Review: The Raven Tower by Ann Leckie
Also by this author: Ancillary Justice
Published by Orbit on February 26, 2019
Gods meddle in the fates of men, men play with the fates of gods, and a pretender must be cast down from the throne in this breathtaking first fantasy novel from Ann Leckie, New York Times bestselling author and winner of the Hugo, Nebula, and Arthur C. Clarke Awards.
For centuries, the kingdom of Iraden has been protected by the god known as the Raven. He watches over his territory from atop a tower in the powerful port of Vastai. His will is enacted through the Raven's Lease, a human ruler chosen by the god himself. His magic is sustained via the blood sacrifice that every Lease must offer. And under the Raven's watch, the city flourishes.
But the power of the Raven is weakening. A usurper has claimed the throne. The kingdom borders are tested by invaders who long for the prosperity that Vastai boasts. And they have made their own alliances with other gods.
It is into this unrest that the warrior Eolo--aide to Mawat, the true Lease--arrives. And in seeking to help Mawat reclaim his city, Eolo discovers that the Raven's Tower holds a secret. Its foundations conceal a dark history that has been waiting to reveal itself...and to set in motion a chain of events that could destroy Iraden forever.
Leckie’s previous series had a polarizing effect for her readers. The perspective and narrative was original and unlike anything I had read before. It told the story from the perspective of not just an AI, but a hive-mind AI. There was also a non-genderization element that, for me, really highlighted how hard wired my brain is to want to know gender. It was interesting to me. I think it was very well executed, but unusual enough that while some loved it, others, well, not so much. I personally loved it, I appreciated the risks she took in telling her story. I could understand other reader’s concerns, they just were more positives for me.
In The Raven Tower, Leckie again took risks and presented a unique reading experience in terms of narrative style. I assumed that with this book, I would again fall into the set of readers that love it. Unfortunately that was not the case. In this book, readers get the point of view from, of all things, a rock. It turns out the rock is more than just a rock, it is actually a god. But since this god is inhabiting the form of a rock, it is limiting.Oh, and did I mention this is told in 2nd person? I find 2nd person highly distracting, and I think there are very few places it works well (at least for me). It also made it very hard to really connect to the characters, and I tend to be a very character focused reader. If I don’t connect with them, it is quite challenging (unlikely) that I will end up enjoying the book. I won’t say it can’t happen, just that it is highly unlikely.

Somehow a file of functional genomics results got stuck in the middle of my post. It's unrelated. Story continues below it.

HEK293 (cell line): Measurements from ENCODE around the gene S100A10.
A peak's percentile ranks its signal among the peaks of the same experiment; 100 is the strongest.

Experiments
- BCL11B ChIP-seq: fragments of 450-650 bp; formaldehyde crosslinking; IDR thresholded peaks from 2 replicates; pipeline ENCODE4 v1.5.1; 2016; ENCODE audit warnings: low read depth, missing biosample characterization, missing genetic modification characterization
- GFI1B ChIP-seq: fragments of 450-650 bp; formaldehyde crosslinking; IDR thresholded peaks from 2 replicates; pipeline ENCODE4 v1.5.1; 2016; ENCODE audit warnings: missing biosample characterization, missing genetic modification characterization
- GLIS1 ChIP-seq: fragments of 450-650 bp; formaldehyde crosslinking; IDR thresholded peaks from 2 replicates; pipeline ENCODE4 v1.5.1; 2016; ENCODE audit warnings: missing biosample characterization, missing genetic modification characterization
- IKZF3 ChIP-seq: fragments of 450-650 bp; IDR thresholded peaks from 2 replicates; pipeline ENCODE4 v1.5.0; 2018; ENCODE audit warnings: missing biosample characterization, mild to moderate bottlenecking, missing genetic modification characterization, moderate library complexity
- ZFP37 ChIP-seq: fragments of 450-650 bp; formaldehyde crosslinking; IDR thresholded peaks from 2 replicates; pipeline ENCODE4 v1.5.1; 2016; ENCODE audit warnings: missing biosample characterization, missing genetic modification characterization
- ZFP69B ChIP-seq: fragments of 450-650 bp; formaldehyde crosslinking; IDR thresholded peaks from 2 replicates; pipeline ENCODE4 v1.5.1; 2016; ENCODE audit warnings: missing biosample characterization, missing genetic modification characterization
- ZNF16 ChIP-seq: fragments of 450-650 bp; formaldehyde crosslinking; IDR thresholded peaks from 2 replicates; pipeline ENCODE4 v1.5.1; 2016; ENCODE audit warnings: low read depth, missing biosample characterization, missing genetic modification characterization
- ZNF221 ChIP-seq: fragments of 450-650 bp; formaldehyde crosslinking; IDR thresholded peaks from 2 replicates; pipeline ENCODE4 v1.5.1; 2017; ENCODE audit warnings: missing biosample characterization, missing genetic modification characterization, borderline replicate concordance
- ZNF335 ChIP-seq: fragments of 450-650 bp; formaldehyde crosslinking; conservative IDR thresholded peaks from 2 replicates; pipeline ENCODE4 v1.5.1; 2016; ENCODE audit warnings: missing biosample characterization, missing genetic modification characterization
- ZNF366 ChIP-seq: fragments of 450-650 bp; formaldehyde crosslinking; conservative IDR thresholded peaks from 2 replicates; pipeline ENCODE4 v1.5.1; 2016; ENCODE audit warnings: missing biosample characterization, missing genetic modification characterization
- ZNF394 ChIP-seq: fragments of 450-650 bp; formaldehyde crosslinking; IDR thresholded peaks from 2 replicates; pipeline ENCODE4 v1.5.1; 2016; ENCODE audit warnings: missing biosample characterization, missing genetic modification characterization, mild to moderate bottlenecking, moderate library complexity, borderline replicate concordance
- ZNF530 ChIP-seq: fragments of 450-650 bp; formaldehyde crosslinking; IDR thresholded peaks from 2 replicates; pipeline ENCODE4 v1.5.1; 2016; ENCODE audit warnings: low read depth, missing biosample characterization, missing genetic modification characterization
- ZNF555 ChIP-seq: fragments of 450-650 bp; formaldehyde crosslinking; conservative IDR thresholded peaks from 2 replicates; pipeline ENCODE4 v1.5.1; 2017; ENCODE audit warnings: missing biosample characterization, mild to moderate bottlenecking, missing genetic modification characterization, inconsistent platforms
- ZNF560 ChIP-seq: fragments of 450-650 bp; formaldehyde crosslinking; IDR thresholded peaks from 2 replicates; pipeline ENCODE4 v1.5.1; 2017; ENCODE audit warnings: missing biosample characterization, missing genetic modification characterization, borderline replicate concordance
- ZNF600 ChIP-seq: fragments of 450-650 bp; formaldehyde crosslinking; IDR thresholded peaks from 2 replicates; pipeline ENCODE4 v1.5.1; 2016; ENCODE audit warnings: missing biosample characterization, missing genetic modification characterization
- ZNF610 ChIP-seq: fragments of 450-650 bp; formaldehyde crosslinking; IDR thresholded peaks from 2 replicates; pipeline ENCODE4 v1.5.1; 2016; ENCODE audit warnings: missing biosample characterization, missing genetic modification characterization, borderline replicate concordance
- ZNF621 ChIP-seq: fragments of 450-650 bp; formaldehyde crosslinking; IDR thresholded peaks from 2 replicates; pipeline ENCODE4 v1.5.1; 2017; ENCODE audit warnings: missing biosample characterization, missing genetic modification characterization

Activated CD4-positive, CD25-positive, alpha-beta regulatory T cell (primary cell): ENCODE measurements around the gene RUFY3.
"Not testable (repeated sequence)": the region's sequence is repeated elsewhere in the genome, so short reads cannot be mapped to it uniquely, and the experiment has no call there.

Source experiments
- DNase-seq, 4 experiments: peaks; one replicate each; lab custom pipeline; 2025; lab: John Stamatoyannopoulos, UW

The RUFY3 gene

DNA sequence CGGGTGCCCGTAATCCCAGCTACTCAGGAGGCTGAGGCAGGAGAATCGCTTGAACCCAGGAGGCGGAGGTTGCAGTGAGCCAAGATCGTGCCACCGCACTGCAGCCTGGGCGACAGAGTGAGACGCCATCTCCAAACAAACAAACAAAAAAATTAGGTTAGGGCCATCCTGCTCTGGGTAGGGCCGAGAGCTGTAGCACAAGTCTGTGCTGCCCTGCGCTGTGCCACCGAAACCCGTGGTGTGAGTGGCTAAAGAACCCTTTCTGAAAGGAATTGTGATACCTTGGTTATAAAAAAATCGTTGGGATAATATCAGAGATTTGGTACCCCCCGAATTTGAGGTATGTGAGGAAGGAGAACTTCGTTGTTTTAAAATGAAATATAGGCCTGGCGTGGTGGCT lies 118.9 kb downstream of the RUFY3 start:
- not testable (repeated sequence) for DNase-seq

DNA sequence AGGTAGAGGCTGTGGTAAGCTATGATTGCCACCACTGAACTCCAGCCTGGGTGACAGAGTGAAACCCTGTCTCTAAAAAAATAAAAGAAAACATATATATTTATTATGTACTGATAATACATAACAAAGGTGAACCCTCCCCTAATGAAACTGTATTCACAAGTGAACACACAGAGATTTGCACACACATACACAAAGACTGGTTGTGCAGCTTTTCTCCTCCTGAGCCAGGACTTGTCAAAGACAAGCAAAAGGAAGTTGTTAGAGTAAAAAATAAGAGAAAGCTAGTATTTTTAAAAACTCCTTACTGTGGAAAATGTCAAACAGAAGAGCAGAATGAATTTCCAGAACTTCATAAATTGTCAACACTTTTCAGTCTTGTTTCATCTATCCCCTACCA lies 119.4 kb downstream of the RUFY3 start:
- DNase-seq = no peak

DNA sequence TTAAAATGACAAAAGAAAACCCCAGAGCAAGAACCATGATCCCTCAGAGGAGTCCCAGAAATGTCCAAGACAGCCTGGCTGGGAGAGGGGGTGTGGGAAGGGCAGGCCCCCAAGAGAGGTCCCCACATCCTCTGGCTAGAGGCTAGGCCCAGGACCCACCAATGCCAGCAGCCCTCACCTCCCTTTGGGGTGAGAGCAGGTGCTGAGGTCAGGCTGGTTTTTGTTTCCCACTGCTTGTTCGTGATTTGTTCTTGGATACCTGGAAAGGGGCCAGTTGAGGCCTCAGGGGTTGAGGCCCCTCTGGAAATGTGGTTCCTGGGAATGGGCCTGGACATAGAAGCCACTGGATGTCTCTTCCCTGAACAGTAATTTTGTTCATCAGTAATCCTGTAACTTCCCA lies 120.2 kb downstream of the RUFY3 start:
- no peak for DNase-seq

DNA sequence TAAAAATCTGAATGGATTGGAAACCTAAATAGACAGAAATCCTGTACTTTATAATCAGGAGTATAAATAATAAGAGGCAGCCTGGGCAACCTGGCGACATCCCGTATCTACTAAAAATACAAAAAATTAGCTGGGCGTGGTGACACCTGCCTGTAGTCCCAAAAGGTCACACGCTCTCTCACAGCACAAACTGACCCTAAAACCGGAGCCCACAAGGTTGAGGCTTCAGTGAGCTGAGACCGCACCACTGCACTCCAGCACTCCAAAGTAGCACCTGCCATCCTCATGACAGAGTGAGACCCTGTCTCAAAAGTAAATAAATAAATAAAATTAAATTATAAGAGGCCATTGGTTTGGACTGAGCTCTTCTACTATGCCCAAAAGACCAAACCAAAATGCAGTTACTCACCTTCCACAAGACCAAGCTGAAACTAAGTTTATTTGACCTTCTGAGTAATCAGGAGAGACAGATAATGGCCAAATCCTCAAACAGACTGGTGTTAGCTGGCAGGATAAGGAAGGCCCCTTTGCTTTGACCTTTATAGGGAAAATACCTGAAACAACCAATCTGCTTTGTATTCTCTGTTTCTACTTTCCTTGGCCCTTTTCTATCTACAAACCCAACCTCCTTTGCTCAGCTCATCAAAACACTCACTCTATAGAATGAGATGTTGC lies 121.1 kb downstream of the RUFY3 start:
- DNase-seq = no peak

I normally try to be very laid back when it comes to story style, always assuming that how the author wants to tell the story is going to be the best way, or at least the way the story was meant to be enjoyed. Now there are some books that I read where I feel like I would likely have preferred the story more if it had been told in a slightly different format but not often, and I can usually theorize why the author made their decision. That said, I am not sure I have ever struggled with a style choice quite like I did with The Raven Tower. I found the second person narration terribly distracting, it distanced me from the story and I just never gained that emotional connection to the story or characters that I really need to enjoy a book. I also struggled a bit with the narrator being a stone, who is really a god. I don’t know, maybe I was just not opened minded enough with this one and my struggles to accept the writing style just made my experience worse.
Perhaps I never let go of my hang ups with the second person narrative enough to give this book a fair shot. Or maybe I was too close minded to fully accept the point of view of a rock (even if it was also a god). I really wanted to love it like I have her other books, but when it came down to it, I was distracted by the narrative style and I believe it was both my distraction level paired with the actual narrative style that led to me feeling completely detached from the characters and uninvested in the story. That may sound harsh, but it was my reading experience and I really can’t change or sugar coat it. This book just did not work for me at all. I do want to leave this with the fact that I do still believe Leckie is a talented story teller. I think it is good she takes chances when she feels like it, but part of taking a chance is risking alienating readers. Her previous risks worked very well for me and were strengths in her writing. It’s just unfortunate her risks in this book didn’t work as well for me. I will certainly read another of her books, just provided it’s not 2nd person, and not told from the POV of a rock.